“The disciples reason in 'market' terms, but Jesus substitutes the logic of buying with the logic of giving”, explained the Pope. “And at this point Andrew, the brother of Simon Peter, presents a boy who offers all he has: five loaves and two fishes, which are certainly not enough for so many people, Andrew says”. But this was exactly what Jesus was expecting, and so He tells the disciples to ask the people to be seated, takes the loaves and fishes, blesses them, gives thanks to the Father and distributes them.
“These gestures anticipate those of the Last Supper, which gives Jesus' bread its truest meaning. God's bread is Jesus Himself. Making Communion with Him, we receive His life in us and become children of the heavenly Father and brothers among ourselves. In this communion we encounter Jesus, truly alive and risen! Participating in the Eucharist means entering into Jesus' logic, the logic of gratuity, of sharing. And poor though we may be, we can all give something. 'Making Communion' means drawing from Christ the grace that makes us capable of sharing what we are and what we have with others”.
The crowd is astonished by the miracle of the multiplication of the loaves, “but the gift that Jesus offers is the fullness of life for famished mankind. Jesus satisfies not only material hunger, but also the most profound hunger for the meaning of life: our hunger for God. Faced with suffering, loneliness, poverty and the difficulties of so many people, what can we do? Complaining resolves nothing, but we can offer what little we have, like the boy in the Gospel. We all surely have a little time, some kind of talent, some kind of expertise to offer. Who among us does not have their 'five loaves and two fishes'? We all have it! If we are willing to place it in the Lord’s hands, it would be enough to bring to the world a little more love, peace, justice and above all, joy. How much we are in need of joy in the world! God is capable of multiplying our little gestures of solidarity and letting us participate in His gift”.
|Appeal for the liberation of Dall'Oglio and Orthodox bishops abducted in Syria|
Vatican City, 26 July 2015 (VIS) – Following the Angelus prayer, the Pope recalled that registration began today for the 31st World Youth Day, to be held in 2016 in Krakow, Poland. He was the first to register as a pilgrim by means of an electronic device brought to him by a boy and girl, before the faithful in St. Peter's Square. “The Day will coincide with the Year of Mercy”, he observed, “and will be, in a certain sense, a jubilee of youth called upon to reflect on the theme 'Blessed are the merciful, for they will find mercy'. I invite the young from all over the world to live this pilgrimage either by going to Krakow or by participating in this moment of grace within their communities”.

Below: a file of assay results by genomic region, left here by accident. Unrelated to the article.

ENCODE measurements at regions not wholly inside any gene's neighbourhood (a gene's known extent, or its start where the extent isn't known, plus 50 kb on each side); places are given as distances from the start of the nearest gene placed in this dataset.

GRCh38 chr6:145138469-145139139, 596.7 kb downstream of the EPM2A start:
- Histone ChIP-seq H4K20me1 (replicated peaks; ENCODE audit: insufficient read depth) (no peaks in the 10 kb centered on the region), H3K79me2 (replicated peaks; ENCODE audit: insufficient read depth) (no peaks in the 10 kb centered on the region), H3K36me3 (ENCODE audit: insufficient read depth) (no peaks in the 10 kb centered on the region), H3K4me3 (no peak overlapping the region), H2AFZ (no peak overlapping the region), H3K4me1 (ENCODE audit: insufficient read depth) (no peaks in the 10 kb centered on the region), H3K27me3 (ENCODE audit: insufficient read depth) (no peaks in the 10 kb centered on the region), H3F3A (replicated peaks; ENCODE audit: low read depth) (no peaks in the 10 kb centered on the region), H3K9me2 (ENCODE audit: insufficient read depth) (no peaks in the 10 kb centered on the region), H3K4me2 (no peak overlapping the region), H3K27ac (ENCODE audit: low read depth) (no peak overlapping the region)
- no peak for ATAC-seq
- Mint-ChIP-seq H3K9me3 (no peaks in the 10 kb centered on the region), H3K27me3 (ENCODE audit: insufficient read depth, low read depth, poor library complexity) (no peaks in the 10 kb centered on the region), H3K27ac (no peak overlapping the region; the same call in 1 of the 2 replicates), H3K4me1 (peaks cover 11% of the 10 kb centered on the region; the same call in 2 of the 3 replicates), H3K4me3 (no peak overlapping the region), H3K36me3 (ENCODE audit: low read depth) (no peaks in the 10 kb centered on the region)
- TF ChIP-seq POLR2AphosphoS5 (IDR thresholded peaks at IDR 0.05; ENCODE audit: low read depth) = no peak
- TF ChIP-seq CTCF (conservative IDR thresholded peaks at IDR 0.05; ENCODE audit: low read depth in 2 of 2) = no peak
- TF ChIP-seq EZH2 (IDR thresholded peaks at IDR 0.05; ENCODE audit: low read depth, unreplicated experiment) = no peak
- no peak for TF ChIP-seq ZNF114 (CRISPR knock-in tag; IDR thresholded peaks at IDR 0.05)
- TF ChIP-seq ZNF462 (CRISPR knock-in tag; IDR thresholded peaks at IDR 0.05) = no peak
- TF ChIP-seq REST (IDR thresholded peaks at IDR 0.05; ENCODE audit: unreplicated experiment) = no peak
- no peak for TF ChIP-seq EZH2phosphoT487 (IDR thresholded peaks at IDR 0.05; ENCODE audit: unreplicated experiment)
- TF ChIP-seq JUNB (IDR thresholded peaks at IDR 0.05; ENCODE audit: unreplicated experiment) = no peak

He continued, “In a few days' time it will be the second anniversary of the kidnapping of Fr. Paolo Dall'Oglio. I wish to make a heartfelt and urgent appeal for the liberation of this esteemed religious man. Similarly, I do not forget the Orthodox bishops abducted in Syria, nor all the other people kidnapped in war zones. I hope that the competent authorities, both local and international, may redouble their efforts to enable freedom to be restored to these brothers of ours. With affection and participation in their suffering, let us remember them in prayer, and pray together to Our Lady”.
After praying the “Hail Mary” for these abducted people with all those present in the square, the Pope concluded by commenting that today the Church celebrates the feast of Sts. Anne and Joachim, the parents of the Virgin Mary and therefore Jesus' grandparents. “On this occasion, I would like to greet all grandmothers and grandfathers, and to thank them for their valuable presence in families and for the new generations. Let us greet and applaud all those grandparents who are living, and also those who look upon us from Heaven”.
|Pope's message to the new Patriarch of Cilicia of the Armenians|
Vatican City, (VIS) – The Holy Father has granted ecclesiastical communion to His Beatitude Gregoire Pierre XX Ghabroyan, as requested by the latter following his election as Patriarch of Cilicia of the Armenians by the Synod of the Patriarchal Church on 24 July. The new patriarch succeeds His Beatitude Nerses Pierre XIX Tarmouni, who died on .